From the data collected, Chapin posits that students who believed they were "…less influenced than were others by media violence" also believed that "violence was not likely to happen in their school" (Chapin, 466). And students that had prior knowledge of school violence were associated in the survey results with "decreased levels of third-person perception, but not for optimistic bias" (Chapin, 467).
School Violence from Teachers' Perceptions
Why do some teachers leave schools that are located in urban settings? Because they believed there is an important "research gap" in data about why urban teachers leave their positions in inner city schools, Deborah Smith and Brian Smith researched that issue by interviewing twelve former urban educators (Smith, et al., 2006, 34). As background the authors point out that "…because of inferior working conditions" in low income neighborhoods the average public school teacher leaves after three to five years (Smith, 35). In fact, during any five-year period in an inner city school "…approximately one-half of the urban teaching force leaves the profession" (Smith, 34). It comes as no surprise that among the reasons inner city teachers abandon their schools (or their profession entirely) violence is at the top of the list.
But that having been said, the sum and substance vis-a-vis perceptions of violence is that some new urban teachers "…misinterpret students' actions as deviant" and as a result those teachers "treat [minority students] punitively" and tend to lower "expectations" as to how capable minority students are (Smith, 35). As to why the dozen teachers interviewed had left the inner city schools, "…ten of the twelve respondents" reported it was the "stress" that builds up at the very thought of potential violence, and is later manifest in actual fights witnessed by teachers on the school grounds that escalate into racial conflicts in their classrooms (Smith, 38). Whether factual or not, the majority of the 12 teachers surveyed viewed "…the students' social worlds as being violent and drug-ridden" (Smith, 40).
School Violence in Context - Victimization
In their book School Violence in Context, authors Rami Benbenishty and Ron Avi Astor explain that school violence relates in a very real way to "victimization" -- and not just to shootings and/or physical combat between students. Victimization takes many forms, and researchers are aware of these forms: "verbal harm; physical harm; sexual harassment; threats (think bullying); and weapon-related threatening and violent behaviors" (Benbenishty, et al., 2005, 9).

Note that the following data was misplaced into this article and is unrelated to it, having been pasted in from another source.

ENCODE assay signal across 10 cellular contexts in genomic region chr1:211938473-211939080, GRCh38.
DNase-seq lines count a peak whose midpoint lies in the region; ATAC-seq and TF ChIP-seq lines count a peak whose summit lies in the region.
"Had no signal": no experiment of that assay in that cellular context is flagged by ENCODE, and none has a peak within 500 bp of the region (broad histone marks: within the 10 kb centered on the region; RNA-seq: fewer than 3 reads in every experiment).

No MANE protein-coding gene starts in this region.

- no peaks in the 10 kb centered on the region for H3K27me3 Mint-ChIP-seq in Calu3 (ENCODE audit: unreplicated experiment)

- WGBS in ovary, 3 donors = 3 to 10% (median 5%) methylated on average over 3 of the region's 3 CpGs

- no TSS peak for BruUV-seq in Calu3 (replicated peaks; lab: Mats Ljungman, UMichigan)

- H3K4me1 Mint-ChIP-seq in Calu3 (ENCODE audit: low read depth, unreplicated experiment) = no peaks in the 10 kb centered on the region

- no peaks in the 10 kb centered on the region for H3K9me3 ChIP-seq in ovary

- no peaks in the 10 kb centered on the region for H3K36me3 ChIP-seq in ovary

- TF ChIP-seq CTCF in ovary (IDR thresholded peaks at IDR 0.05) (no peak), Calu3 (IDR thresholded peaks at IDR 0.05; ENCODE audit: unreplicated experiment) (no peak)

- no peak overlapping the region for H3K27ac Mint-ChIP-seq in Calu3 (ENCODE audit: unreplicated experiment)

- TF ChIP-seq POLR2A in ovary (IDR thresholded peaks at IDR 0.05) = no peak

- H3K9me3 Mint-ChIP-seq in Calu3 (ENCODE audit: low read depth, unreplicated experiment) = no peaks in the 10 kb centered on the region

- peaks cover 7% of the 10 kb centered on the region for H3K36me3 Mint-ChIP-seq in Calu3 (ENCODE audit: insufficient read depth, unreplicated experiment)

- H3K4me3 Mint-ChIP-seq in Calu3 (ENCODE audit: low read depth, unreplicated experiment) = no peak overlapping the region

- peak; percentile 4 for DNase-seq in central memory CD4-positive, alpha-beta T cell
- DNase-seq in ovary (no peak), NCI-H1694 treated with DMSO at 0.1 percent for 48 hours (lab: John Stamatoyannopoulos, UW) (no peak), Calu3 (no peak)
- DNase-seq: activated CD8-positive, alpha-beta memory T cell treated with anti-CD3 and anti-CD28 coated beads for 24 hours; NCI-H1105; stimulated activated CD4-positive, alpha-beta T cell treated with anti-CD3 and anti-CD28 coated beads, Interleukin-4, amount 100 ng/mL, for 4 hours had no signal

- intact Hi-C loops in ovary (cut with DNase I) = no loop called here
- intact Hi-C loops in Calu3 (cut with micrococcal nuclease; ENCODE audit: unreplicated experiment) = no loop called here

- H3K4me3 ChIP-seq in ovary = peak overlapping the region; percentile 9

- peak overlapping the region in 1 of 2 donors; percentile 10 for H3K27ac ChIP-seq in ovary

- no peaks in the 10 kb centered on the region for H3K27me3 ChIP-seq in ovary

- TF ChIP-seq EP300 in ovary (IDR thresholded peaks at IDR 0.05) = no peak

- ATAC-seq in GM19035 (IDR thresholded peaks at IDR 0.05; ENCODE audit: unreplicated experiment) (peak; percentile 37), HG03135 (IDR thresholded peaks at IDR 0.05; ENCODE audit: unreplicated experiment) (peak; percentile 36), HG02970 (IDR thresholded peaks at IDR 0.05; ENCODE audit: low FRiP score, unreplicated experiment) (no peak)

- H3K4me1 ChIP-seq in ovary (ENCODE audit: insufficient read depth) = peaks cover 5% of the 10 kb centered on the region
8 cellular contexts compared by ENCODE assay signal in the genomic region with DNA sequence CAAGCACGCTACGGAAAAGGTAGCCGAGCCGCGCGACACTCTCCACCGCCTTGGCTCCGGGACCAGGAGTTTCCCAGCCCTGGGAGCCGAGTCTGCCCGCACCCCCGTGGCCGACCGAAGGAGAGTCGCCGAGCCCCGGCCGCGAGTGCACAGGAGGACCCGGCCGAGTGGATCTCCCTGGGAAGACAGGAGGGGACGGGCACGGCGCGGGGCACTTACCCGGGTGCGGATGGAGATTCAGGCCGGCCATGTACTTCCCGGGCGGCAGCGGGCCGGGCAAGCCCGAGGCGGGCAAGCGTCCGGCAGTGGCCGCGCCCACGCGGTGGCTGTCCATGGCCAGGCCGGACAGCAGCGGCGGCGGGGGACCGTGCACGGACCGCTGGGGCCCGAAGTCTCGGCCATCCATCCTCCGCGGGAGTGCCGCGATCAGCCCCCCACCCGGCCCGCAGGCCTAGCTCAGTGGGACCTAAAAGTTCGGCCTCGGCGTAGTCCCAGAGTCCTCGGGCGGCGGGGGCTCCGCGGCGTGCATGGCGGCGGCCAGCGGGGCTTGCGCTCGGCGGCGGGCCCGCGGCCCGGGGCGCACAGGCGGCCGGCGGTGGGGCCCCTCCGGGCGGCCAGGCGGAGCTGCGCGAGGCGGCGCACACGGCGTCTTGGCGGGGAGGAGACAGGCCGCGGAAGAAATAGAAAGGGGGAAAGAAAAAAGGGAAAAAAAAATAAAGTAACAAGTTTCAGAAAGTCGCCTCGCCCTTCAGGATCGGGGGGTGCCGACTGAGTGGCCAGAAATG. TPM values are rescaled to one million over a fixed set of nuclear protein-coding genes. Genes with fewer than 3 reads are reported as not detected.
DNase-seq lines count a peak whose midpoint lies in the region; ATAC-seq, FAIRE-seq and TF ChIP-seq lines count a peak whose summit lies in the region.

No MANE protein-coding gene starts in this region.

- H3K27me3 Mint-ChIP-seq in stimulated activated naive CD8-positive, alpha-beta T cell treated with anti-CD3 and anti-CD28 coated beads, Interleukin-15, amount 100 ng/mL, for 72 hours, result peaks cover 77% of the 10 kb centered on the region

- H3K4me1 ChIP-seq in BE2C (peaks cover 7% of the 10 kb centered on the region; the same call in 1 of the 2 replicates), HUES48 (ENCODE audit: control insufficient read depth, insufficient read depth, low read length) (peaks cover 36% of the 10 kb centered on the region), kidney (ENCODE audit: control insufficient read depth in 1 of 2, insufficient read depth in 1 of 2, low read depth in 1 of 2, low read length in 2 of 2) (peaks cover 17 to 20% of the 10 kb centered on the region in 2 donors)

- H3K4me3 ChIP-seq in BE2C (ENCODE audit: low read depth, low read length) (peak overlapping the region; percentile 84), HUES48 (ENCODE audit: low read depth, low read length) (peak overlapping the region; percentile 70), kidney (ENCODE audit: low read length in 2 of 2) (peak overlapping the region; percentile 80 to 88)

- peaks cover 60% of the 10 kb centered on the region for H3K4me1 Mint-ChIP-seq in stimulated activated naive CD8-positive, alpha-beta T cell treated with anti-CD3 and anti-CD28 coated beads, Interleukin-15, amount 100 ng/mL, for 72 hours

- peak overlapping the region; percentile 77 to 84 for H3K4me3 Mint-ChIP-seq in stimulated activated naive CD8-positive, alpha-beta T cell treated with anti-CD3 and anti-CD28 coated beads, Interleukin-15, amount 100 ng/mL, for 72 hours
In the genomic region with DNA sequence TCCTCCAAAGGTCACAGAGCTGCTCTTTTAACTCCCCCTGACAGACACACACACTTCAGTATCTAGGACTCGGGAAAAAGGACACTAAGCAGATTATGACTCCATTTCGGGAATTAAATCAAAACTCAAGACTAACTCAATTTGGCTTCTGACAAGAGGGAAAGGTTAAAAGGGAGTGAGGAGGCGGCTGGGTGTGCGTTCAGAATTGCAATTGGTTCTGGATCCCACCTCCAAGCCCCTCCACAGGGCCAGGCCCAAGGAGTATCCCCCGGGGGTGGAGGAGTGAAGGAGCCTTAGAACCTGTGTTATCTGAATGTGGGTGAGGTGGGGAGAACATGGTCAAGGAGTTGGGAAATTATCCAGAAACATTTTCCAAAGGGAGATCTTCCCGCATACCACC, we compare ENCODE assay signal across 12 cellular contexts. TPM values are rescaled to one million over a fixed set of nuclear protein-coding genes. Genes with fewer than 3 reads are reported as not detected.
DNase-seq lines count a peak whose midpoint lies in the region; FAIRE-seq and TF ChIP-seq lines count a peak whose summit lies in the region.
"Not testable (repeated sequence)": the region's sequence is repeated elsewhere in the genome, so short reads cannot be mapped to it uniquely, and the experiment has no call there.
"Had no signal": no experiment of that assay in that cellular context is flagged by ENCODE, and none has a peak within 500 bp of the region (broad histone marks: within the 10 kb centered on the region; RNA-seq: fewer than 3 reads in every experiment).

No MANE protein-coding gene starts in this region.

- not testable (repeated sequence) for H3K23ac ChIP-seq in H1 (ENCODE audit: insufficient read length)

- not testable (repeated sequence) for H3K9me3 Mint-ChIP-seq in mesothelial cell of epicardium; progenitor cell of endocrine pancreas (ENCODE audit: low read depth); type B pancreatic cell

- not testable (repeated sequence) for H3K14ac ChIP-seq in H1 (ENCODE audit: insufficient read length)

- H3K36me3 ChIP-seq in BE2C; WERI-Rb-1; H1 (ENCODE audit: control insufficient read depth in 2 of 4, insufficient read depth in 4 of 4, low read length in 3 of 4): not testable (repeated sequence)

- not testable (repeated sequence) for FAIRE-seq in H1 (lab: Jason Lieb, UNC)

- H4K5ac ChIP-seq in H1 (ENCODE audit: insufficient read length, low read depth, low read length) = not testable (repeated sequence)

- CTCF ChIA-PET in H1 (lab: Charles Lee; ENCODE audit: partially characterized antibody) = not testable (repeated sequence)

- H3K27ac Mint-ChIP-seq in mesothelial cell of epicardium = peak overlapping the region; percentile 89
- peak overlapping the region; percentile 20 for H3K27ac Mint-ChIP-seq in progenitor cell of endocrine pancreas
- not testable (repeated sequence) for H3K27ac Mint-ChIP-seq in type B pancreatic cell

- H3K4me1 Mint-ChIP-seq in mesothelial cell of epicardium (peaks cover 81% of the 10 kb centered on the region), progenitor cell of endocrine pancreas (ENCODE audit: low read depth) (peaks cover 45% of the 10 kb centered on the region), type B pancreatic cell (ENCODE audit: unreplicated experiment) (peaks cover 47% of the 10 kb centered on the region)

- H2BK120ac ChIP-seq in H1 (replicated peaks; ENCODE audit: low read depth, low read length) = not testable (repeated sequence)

A positive school climate has a better chance to reduce victimization than a negative school climate, Benbenishty explains (11). In fact the more negative a school is -- and negativity in schools is described as those schools that are "less focused academically" -- the more the problem of bullying is usually present. Schools with large class sizes are also known to be conducive to students being victimized, Benbenishty continues (12). The authors run through a list of students that are particularly vulnerable to bullying, and those are: a) younger students; b) smaller students (that are shorter and perceived as weaker); c) students perceived as lesbian, gay, bisexual or transsexual (LGBT); d) a student that lacks "emotional support" from parents may become a bully; and e) and parents living in "socially toxic neighborhoods" who teach their kids to be aggressive and defiant -- those children are more likely to be bullies (Benbenishty, 16). School Violence -- Bullying
Is bullying an activity that is always learned in school? In some cases that might be true but in general, students learn bullying at home, according to Bully Busters, a teacher's manual published in 2003. Students may well learn to push and shove at home, and by the time they enter school they bring "…their aggressive means of interacting with them" (Horne, et al., 2003, 68).
Horne points out that most children report having experienced bullying "…at some point during their school years," in fact about 70% of students say they have been bullied (Horne, 68). A survey of 1,200 students from 85 schools reflected that 98% had witnessed bullying in their schools; of those 1,200 students, 40% indicated they had been bullied (Horne, 68). The authors assert that "…as many as 160 thousand children" stay…